The election of President Trump has sparked an outpouring of interest by women in running for political office, a sociology professor said here this week.
Speaking in the final lecture in the Frontiers of Democracy series at Montana State University Billings, Joy Honea said that enrollment in the “Getting Ready to Run” training offered by Emily’s List has increased 300 percent since the election. Emily’s List, which encourages pro-choice Democratic women to run for office, has had 10,000 calls since the election from women interested in running for office.
An estimated 86 percent of members of Daily Action are women. The group, founded in December, logs some 10,000 calls a day to members of Congress seeking progressive change. The Indivisible Movement, founded to resist the Trump agenda, has nearly 6,000 local groups across the country.
Big Sky Rising, a Montana group of volunteers that arose after the election, has attracted more than 7,000 members, said Honea, who has a doctorate from Colorado State University. A post-inauguration women’s rally in Helena, one of 673 organized rallies across the world, drew 10,000 people.
“This is the first time that the marginalized position of women felt extremely personal,” Honea said.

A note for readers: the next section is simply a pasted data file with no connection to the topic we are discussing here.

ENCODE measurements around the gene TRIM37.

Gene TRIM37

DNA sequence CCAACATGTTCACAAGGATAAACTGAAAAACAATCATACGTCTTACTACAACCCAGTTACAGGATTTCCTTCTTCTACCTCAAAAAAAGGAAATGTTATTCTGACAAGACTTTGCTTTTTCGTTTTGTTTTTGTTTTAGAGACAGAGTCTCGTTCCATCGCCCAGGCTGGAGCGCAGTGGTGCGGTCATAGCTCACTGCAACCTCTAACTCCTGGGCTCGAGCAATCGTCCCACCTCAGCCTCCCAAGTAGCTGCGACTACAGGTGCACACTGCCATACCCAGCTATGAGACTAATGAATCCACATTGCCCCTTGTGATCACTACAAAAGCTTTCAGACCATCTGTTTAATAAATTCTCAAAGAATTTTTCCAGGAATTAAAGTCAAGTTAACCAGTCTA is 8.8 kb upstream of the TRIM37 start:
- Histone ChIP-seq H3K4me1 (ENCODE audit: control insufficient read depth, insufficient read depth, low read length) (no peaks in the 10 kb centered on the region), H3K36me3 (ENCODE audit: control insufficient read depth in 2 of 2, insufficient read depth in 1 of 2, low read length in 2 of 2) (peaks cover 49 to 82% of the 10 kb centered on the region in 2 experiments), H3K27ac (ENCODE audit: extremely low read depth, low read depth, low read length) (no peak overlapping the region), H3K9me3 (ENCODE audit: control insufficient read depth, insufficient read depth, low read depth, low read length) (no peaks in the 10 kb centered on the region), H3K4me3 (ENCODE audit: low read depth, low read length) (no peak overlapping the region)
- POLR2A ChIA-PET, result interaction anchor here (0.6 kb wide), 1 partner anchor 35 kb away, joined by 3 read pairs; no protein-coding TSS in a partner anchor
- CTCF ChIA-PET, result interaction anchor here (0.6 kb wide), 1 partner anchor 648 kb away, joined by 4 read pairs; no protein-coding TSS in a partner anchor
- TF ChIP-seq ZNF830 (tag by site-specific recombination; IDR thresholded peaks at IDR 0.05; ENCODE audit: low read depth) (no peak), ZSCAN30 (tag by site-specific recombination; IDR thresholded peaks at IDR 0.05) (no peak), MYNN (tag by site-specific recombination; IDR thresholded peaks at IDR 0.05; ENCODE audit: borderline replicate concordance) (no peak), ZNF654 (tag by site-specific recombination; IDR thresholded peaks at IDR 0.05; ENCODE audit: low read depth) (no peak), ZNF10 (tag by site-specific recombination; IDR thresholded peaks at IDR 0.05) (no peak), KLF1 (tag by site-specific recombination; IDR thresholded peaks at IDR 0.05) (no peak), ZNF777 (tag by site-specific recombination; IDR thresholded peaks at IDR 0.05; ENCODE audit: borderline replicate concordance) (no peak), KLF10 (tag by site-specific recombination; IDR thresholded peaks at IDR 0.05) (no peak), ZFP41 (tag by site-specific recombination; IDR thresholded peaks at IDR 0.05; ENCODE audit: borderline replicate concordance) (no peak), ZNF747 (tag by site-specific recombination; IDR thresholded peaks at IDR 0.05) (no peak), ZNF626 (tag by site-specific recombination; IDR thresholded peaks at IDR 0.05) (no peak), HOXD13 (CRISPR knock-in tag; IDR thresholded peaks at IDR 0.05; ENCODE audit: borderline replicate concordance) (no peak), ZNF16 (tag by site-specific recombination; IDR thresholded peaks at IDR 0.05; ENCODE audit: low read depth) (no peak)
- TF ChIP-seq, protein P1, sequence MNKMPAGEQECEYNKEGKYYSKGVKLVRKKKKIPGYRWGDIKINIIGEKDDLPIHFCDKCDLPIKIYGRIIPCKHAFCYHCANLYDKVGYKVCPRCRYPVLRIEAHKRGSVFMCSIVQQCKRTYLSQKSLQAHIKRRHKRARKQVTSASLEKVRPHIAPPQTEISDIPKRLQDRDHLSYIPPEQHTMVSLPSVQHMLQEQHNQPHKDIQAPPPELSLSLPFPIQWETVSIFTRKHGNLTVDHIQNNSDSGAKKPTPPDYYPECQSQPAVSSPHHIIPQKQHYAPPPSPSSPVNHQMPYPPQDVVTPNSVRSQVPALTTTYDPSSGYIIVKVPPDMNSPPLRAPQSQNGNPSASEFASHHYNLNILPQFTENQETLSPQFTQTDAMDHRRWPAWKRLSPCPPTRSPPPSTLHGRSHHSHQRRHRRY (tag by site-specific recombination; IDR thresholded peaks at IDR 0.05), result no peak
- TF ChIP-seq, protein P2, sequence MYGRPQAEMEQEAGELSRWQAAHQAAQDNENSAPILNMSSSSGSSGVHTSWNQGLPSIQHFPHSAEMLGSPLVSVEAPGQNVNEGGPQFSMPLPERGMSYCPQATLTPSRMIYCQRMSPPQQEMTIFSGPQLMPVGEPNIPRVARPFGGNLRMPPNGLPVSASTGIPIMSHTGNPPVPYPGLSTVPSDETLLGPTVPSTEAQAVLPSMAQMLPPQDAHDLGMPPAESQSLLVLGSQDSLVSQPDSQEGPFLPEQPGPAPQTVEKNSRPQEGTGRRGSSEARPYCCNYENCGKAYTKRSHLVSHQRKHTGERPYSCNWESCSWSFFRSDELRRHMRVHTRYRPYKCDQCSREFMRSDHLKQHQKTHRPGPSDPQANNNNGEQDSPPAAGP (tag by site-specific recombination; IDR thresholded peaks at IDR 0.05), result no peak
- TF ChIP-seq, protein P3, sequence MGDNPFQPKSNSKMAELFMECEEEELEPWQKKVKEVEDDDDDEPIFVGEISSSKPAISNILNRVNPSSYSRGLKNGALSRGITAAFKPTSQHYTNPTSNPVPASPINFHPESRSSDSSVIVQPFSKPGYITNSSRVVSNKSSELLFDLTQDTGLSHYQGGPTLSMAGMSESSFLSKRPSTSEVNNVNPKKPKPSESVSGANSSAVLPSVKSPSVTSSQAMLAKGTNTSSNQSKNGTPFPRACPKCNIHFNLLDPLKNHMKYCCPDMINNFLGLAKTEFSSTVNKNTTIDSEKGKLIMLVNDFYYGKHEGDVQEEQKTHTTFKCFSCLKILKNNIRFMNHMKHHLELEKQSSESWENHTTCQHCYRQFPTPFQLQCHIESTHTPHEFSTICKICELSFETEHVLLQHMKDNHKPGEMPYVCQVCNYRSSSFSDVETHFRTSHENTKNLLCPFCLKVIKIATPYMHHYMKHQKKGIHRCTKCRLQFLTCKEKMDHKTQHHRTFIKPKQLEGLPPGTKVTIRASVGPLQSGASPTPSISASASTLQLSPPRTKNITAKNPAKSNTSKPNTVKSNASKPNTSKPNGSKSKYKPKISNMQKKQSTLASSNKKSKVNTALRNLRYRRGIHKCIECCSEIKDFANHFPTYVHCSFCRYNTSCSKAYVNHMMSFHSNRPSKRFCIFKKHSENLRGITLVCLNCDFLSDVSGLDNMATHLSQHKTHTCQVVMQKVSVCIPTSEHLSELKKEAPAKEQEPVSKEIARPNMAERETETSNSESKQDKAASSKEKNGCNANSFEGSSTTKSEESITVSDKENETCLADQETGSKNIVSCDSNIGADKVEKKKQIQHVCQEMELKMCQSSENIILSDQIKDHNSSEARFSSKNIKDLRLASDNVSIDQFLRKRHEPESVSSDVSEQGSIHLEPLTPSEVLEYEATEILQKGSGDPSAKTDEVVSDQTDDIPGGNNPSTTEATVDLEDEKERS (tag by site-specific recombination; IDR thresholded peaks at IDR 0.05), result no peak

Honea was speaking on “Nasty Women: The Political Becomes Personal,” a title drawn from a remark by Trump during his campaign when he was asked a question about his income taxes. Despite Trump’s “misogynist, bigoted rhetoric,” Honea said, he was able to win a majority of the votes of white women and 62 percent of the votes of white women who did not attend college.
The results point to a growing gap between presidential preferences of men and women, Honea said. Women and men split their votes about equally in 1976, but men have not voted for a Democratic candidate since then. More women have voted for Democrats for president in every election since 1996, she said. Fifty-four percent of women identify as Democrats, she said, while only 42 percent of men do.
In general, women tend to hold more liberal political positions than men in terms of support for government programs, abortion rights and social justice, Honea said. Women also are slightly more likely than men to vote, she said, but they face substantial obstacles to running for office.
Women historically have been less engaged in politics, they are less likely to think of themselves as qualified to run, they are more likely to be judged negatively for running, and they typically have less political and financial support than male candidates. She pointed to negative reactions to Hillary Clinton’s campaign such as slogans like “Life’s a bitch, don’t vote for one” and “Hillary sucks but not like Monica.”
Still, she said, women are making slow progress in holding elective office. Congress now has 104 women members, including 21 senators, and women hold 24 percent of statewide elected executive offices. At the current rate of increase, Honea said, women would make up half of Congress by 2117.
“It’s still progress,” Honea said, “but it’s slow and uneven.”
The Montana Legislature ranks 17th among the states in gender equality, Honea said, with 14 women senators and 29 House members. Thirty-three of those 43 legislators are Democrats, Honea said.
Wyoming, which gave women the right to vote when it was still a territory, ranked dead last among the states, with only 10 women legislators, six of them Republicans.